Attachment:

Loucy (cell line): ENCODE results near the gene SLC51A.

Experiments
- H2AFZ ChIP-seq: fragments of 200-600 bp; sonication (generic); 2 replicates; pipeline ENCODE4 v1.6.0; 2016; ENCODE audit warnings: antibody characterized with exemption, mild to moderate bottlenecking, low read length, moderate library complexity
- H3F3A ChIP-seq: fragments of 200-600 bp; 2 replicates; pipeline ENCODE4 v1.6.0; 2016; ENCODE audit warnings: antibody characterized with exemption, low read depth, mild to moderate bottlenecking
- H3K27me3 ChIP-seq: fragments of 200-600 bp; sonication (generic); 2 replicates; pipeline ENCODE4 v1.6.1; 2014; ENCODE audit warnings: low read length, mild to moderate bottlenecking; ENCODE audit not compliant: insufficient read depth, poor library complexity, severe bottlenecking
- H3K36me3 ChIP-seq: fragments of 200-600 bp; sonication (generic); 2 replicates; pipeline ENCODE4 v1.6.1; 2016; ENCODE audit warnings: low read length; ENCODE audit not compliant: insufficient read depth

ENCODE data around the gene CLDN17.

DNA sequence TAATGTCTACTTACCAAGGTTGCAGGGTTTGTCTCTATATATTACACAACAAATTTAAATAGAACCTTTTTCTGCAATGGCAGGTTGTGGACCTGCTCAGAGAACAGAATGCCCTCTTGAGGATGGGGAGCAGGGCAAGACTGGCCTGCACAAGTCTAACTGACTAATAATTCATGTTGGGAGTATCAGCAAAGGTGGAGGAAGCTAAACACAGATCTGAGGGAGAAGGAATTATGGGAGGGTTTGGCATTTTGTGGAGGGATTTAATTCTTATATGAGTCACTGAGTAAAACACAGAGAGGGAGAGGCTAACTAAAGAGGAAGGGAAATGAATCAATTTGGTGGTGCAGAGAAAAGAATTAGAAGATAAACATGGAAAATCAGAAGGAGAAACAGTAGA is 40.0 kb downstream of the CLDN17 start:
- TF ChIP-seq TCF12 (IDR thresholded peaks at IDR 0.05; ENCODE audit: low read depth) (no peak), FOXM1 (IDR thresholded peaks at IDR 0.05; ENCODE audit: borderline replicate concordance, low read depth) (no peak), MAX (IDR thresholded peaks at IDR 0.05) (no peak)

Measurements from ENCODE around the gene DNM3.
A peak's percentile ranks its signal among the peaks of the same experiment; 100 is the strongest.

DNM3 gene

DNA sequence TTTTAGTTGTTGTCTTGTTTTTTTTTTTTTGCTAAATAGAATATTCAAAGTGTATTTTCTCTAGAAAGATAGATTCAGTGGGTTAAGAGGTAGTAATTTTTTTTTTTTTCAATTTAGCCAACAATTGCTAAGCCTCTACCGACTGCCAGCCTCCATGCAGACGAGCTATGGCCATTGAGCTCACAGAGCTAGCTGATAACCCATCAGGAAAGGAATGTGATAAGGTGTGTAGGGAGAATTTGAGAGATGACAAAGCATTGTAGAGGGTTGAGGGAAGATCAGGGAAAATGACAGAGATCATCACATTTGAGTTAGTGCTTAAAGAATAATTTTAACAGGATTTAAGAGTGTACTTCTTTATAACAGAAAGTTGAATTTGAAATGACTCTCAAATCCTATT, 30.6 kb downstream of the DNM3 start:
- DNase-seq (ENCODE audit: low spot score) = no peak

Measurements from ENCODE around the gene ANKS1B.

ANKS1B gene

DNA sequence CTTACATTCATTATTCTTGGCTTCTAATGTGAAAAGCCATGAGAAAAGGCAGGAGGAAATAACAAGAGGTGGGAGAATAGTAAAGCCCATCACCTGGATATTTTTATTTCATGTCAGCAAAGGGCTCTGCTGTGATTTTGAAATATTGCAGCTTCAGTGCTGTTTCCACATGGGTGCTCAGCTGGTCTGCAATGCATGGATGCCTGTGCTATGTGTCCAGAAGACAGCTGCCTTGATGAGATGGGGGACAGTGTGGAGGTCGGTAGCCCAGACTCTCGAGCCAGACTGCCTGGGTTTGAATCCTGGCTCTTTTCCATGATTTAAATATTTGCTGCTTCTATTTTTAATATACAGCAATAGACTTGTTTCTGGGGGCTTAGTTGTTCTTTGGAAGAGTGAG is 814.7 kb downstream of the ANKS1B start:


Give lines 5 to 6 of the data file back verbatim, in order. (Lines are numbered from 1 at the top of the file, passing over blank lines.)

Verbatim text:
- H3K27me3 ChIP-seq: fragments of 200-600 bp; sonication (generic); 2 replicates; pipeline ENCODE4 v1.6.1; 2014; ENCODE audit warnings: low read length, mild to moderate bottlenecking; ENCODE audit not compliant: insufficient read depth, poor library complexity, severe bottlenecking
- H3K36me3 ChIP-seq: fragments of 200-600 bp; sonication (generic); 2 replicates; pipeline ENCODE4 v1.6.1; 2016; ENCODE audit warnings: low read length; ENCODE audit not compliant: insufficient read depth